Penny Bentley, national sales manager at Outdoor Network, says: “Creative that really delivers a ‘wow’ factor and works for outdoor media is often a challenge. Few agencies or creative people understand the concept that in outdoor, the message needs to be conveyed in four seconds, after which time you have lost the eyeballs. Objectives defining the job that outdoor is expected to do are often hazy, and do not reflect in the end display.”
Rosen elaborates: “Imagine how much more powerful it would be if, for example, a major supermarket chain advertised specials like chickens today for only R10.99 instead of having a picture of a girl eating a tub of cottage cheese, saying ‘Yum’ on a fleet of their trucks. Aiming for this type of communication might need more work and effort, but the results would be ‘wow’.”
Bentley agrees. “All too often creative generated for the more traditional media types is simply pulled through or modified and stuck onto outdoor which does not work.” She explains that there are clearly defined rules for what works on transport media, relating to the font that is used, the size font, lower case or caps, colours, background, shading, kerning, stacking and other issues. “These all play a major role in the ease with which the message is conveyed,” Bentley says.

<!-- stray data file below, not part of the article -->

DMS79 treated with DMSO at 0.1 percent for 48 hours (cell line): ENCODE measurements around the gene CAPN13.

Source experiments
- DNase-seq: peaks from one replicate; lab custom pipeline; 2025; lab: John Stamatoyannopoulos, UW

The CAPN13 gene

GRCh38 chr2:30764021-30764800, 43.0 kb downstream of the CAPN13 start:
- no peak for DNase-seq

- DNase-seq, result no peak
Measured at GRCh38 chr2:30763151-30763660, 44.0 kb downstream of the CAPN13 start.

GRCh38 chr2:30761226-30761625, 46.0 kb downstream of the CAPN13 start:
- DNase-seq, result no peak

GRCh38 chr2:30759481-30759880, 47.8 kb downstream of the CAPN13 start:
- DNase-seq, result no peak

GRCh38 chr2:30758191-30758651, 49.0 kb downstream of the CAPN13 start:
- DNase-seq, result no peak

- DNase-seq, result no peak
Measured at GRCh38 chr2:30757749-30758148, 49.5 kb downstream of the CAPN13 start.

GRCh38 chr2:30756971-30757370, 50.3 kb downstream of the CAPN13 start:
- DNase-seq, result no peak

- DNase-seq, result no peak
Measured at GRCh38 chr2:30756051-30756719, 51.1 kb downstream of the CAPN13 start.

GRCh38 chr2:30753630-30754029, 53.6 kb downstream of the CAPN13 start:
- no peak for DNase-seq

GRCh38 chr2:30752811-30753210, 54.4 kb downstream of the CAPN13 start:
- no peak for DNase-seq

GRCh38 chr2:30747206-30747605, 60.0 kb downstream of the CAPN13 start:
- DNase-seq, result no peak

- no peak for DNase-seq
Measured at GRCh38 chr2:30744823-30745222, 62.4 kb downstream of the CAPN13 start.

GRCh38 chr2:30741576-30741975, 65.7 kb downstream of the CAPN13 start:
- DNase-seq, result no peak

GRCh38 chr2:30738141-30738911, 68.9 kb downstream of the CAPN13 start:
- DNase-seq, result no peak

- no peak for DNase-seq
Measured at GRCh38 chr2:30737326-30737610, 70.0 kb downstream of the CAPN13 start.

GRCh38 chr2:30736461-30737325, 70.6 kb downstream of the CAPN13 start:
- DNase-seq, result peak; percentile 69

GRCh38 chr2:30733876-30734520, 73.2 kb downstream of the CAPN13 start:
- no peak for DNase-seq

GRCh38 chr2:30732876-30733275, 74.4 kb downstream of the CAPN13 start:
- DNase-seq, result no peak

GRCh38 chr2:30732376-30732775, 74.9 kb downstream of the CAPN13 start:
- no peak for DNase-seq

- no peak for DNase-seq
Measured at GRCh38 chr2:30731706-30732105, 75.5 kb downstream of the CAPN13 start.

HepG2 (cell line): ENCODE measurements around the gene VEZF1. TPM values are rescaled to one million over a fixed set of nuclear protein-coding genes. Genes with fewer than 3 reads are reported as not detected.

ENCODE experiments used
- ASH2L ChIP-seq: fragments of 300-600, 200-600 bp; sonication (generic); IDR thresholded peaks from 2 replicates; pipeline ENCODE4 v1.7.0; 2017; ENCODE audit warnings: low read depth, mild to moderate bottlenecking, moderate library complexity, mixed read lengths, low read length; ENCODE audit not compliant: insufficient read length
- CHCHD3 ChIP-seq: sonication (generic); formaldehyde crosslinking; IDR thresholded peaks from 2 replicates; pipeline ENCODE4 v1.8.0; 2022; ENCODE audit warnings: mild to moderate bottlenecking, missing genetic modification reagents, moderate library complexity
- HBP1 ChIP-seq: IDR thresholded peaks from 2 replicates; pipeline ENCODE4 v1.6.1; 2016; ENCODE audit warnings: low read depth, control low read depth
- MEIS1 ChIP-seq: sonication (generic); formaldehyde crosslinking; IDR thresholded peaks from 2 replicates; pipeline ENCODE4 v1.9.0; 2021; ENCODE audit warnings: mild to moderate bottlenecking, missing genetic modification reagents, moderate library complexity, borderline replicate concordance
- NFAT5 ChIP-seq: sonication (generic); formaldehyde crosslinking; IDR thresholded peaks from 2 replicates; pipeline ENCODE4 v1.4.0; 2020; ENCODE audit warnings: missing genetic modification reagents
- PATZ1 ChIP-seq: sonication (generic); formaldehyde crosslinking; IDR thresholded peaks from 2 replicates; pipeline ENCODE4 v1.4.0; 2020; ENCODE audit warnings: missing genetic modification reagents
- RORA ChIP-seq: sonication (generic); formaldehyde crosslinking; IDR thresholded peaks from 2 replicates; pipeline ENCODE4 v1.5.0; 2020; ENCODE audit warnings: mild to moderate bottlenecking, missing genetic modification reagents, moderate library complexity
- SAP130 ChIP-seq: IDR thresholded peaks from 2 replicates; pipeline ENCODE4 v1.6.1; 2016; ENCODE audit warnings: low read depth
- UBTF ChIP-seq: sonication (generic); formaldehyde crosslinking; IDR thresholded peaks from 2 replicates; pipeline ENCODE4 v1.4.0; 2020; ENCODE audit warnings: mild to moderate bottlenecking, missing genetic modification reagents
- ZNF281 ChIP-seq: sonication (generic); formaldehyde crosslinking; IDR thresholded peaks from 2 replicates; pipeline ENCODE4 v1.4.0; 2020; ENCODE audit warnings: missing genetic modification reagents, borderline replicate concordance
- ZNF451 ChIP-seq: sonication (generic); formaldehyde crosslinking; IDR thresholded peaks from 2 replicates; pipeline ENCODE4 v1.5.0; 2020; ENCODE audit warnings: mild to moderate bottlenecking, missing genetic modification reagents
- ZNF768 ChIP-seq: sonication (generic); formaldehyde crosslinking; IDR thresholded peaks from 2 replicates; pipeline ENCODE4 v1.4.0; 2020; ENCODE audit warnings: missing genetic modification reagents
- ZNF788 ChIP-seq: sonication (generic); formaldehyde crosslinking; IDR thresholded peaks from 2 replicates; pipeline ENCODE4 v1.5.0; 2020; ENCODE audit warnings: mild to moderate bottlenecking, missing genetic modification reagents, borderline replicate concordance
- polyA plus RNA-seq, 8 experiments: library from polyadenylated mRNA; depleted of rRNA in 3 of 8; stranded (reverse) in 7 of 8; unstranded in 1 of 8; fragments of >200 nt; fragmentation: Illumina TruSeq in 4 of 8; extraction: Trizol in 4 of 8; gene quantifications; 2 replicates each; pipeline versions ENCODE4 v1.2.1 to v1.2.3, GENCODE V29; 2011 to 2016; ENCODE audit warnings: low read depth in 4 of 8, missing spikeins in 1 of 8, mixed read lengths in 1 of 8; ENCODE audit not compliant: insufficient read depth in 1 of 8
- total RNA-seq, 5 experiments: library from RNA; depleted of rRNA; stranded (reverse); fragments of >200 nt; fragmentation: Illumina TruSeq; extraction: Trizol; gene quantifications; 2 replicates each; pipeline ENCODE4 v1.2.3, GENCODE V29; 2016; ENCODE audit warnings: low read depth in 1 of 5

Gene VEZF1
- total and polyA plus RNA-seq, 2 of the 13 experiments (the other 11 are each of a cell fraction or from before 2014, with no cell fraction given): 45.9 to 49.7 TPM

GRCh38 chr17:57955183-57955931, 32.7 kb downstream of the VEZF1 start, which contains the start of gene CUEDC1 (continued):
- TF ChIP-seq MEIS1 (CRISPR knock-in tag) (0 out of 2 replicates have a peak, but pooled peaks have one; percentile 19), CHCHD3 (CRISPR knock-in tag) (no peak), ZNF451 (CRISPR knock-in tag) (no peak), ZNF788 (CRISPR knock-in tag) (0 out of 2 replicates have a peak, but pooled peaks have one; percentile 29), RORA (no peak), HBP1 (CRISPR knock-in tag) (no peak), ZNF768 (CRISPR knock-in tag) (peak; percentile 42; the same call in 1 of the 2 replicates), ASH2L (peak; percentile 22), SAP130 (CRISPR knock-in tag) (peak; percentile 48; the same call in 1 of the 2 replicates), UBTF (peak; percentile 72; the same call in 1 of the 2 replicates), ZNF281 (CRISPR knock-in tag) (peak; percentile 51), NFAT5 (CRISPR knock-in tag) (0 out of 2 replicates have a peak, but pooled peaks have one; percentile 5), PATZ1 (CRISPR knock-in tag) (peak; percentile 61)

Timms says media owners need to get more involved in the creative output side. “From the onslaught there needs to be more thought going into the various media platforms. Campaigns do tend to start off as television commercials and print and get pushed down on to things like transit media. The Nedbank Cup and Sowetan campaigns stood out because they were originally designed for transit.” The Nedbank Cup used 53 buses of which 31 were double deckers to promote the soccer tournament. The Sowetan campaign saw 10 double-decker busses expressing the newspaper’s new look and feel.
Notabene Group MD, Ryan Williams, agrees. “I get the sense that the general weakness in non-TV advertising is that the best teams want to write for television, and this means that radio, print and OOH all suffer. I also think that there is a lack of exposure to the transit environment for many clients and creative teams, so this compounds problems because it creates a lack of understanding of the opportunity.”